Madame Chair, Senators, Sarahann Shapiro with BOMA California.
The substantial impact of this bill on private contracts is not Appropriate nor Reasonable and the bill is therefore Unconstitutional. We therefore suggest the following:
1. Fundamental fairness argues that if you are going to defer rent, the portion of rent to be deferred should be pro-rated based on the proportionate loss of revenue, not absolute. If a Tenant’s revenue is down 40%, then only 40% of rent should be deferred. To do otherwise gives a windfall to the Tenant at the expense of the landlord.
2. If tenants do not pay the deferred rent on time under the new schedule, then all late fees and interest charges should be reinstated. This would incentivize tenants to perform their part of the deal and does not add any burden to them if they perform.
3. The requirement that landlords have to send a notice about this law to all tenants within thirty days is unreasonably burdensome. It will cost millions of dollars. Instead, this legislation should only require a disclosure in any notice that threatens forfeiture of a lease for a monetary default so the information gets to the tenant when it matters.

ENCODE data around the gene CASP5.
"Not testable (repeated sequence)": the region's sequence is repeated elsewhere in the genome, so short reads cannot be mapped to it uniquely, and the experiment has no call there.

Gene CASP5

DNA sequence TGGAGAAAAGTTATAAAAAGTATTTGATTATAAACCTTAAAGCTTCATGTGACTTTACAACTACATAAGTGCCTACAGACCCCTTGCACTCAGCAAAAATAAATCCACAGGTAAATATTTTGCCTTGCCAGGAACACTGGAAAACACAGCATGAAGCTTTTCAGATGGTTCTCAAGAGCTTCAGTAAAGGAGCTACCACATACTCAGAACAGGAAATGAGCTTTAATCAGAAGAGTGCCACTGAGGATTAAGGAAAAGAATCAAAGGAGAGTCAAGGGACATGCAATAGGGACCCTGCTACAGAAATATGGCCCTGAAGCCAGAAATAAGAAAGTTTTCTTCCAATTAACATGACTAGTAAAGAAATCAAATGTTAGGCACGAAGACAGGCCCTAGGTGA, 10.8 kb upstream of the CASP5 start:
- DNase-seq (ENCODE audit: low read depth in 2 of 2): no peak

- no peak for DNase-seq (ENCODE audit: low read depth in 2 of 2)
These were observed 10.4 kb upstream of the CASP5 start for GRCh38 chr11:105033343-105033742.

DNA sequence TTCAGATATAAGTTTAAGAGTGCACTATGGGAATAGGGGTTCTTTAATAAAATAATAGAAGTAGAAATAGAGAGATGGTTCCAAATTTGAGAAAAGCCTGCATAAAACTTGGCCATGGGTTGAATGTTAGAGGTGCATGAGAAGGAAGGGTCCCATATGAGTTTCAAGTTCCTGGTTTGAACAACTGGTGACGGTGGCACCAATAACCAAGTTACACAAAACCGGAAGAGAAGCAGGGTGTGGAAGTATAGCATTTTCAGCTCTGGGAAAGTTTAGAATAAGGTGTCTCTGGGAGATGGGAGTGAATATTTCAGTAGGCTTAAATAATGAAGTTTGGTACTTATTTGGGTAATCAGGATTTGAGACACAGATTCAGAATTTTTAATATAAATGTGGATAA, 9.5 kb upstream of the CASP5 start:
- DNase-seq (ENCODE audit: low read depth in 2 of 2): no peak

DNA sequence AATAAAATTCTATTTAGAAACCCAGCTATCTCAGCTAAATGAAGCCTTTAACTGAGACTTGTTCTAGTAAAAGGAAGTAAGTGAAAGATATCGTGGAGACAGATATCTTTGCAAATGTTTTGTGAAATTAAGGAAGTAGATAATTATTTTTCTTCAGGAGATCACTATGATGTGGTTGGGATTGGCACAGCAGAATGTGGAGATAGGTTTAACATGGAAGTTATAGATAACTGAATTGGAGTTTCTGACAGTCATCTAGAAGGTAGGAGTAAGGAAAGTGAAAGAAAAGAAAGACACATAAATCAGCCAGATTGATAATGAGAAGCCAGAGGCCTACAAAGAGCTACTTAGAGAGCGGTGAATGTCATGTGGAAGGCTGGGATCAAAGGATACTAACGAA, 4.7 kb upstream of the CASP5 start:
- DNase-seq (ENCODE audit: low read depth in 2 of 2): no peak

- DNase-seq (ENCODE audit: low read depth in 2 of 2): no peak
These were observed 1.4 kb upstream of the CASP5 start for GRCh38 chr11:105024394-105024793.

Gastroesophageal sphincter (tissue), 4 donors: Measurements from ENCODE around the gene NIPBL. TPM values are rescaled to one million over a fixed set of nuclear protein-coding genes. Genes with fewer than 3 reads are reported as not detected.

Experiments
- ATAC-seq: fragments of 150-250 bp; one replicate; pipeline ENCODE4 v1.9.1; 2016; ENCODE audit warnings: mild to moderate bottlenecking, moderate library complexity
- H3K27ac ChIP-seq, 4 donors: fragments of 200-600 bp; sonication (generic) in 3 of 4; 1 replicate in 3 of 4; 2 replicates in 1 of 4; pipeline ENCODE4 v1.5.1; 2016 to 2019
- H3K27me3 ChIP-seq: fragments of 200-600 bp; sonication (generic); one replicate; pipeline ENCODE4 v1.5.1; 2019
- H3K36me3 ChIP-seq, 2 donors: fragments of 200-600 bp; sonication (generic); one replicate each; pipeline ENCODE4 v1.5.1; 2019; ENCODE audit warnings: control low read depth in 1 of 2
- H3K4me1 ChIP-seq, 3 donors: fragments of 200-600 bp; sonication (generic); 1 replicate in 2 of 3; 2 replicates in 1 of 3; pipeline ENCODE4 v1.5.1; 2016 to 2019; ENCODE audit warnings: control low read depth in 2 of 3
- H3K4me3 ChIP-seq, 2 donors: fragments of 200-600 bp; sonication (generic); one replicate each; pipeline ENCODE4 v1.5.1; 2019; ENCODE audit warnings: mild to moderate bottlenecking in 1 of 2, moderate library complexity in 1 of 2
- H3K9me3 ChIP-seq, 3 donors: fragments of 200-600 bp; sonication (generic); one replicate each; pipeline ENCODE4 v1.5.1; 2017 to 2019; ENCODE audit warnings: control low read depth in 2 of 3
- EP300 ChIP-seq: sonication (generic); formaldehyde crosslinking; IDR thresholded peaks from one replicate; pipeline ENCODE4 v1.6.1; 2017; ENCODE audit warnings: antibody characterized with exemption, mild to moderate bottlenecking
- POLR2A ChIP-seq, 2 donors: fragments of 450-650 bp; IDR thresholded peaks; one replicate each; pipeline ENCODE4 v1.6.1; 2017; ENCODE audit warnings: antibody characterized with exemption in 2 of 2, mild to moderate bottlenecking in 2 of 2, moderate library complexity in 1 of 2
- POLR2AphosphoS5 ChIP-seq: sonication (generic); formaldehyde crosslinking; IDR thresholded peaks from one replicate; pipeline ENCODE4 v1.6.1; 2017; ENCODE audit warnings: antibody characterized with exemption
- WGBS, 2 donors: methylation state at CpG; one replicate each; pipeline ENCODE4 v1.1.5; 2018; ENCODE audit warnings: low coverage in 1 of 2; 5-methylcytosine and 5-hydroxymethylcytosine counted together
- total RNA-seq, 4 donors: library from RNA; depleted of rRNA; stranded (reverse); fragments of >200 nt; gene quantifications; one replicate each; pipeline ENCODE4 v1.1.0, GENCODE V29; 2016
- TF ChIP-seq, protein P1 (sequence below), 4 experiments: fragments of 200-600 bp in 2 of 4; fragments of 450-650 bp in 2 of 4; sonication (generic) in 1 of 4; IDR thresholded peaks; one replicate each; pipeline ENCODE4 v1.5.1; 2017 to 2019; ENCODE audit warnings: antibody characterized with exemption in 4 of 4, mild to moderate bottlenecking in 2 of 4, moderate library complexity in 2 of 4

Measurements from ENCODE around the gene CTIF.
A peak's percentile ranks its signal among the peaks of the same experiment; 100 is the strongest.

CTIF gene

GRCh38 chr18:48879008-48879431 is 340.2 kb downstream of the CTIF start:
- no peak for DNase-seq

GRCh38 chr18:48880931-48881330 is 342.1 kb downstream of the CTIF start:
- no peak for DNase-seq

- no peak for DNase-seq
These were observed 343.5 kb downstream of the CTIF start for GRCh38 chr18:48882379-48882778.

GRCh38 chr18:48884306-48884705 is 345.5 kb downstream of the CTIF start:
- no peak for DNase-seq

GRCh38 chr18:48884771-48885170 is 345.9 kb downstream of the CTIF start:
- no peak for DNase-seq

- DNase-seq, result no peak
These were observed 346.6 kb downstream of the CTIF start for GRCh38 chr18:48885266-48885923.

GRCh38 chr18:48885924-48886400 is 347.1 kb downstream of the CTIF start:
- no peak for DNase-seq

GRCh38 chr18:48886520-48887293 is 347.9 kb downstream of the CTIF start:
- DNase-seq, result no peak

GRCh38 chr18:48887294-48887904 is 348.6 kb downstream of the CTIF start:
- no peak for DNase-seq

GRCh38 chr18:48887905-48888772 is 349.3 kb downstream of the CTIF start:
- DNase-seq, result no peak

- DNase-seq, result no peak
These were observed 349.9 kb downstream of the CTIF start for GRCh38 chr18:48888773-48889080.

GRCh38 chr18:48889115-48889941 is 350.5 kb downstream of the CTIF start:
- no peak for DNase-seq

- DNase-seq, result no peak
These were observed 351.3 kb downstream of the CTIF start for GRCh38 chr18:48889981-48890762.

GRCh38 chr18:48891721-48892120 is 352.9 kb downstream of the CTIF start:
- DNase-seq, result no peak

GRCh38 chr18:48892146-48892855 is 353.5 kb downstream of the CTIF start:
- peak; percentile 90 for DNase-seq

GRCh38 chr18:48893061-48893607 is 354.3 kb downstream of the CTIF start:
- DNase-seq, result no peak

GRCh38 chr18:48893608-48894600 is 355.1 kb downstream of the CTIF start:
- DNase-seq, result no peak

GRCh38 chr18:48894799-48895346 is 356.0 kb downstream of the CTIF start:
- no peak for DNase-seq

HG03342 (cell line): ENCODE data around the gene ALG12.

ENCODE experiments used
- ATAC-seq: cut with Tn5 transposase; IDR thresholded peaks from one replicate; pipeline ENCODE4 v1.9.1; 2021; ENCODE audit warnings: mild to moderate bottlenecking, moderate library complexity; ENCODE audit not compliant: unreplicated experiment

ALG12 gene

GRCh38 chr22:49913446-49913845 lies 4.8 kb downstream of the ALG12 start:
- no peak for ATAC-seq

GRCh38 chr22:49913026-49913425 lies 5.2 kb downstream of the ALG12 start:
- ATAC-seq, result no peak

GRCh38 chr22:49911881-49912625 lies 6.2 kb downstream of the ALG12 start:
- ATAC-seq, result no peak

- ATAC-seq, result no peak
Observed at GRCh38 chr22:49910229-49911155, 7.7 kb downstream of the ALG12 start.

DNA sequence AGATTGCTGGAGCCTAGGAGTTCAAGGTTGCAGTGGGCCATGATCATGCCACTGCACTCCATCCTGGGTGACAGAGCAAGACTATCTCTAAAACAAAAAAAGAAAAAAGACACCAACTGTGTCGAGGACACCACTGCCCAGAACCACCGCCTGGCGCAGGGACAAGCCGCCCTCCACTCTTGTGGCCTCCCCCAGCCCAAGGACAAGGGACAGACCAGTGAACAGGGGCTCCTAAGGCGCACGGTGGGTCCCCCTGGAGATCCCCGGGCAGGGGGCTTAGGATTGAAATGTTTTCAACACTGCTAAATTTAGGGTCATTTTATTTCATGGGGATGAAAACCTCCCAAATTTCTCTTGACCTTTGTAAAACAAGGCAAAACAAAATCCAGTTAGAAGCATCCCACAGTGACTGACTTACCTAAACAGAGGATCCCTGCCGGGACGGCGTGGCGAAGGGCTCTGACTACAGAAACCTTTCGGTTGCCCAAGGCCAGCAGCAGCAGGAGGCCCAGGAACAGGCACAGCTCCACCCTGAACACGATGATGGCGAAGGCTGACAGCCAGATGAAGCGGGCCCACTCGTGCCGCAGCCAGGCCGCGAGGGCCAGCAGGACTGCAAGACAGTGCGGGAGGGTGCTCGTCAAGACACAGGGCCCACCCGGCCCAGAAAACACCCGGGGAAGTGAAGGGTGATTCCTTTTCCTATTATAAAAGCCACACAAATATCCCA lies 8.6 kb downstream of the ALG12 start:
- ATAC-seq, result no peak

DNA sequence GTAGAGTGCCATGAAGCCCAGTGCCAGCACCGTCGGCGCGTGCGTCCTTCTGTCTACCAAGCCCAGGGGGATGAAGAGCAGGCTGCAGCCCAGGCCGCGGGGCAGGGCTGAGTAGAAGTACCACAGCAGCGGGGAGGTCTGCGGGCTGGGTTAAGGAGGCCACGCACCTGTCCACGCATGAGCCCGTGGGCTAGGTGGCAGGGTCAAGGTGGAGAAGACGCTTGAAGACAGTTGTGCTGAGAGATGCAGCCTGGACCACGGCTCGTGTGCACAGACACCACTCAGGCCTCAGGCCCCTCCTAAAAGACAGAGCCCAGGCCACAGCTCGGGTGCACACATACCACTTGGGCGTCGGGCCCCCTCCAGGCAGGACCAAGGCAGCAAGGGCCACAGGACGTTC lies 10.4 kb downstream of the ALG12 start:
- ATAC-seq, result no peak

Finally, Section 2 of the bill is unnecessary and
should be dropped in its entirety. Section 1 covers all
tenants and restaurants should not get a better deal. It is
not necessary to cancel leases and guaranties to serve the
If the purpose of the bill, that justifies
cutting into Constitutional rights, is to keep businesses in
their spaces, then giving some tenants the right to
terminate their leases turns that on its head. And excusing
guarantors, who always ran the risk of the tenant going
out of business, is uncalled for, unreasonable and
We therefore urge you to vote no on SB 939.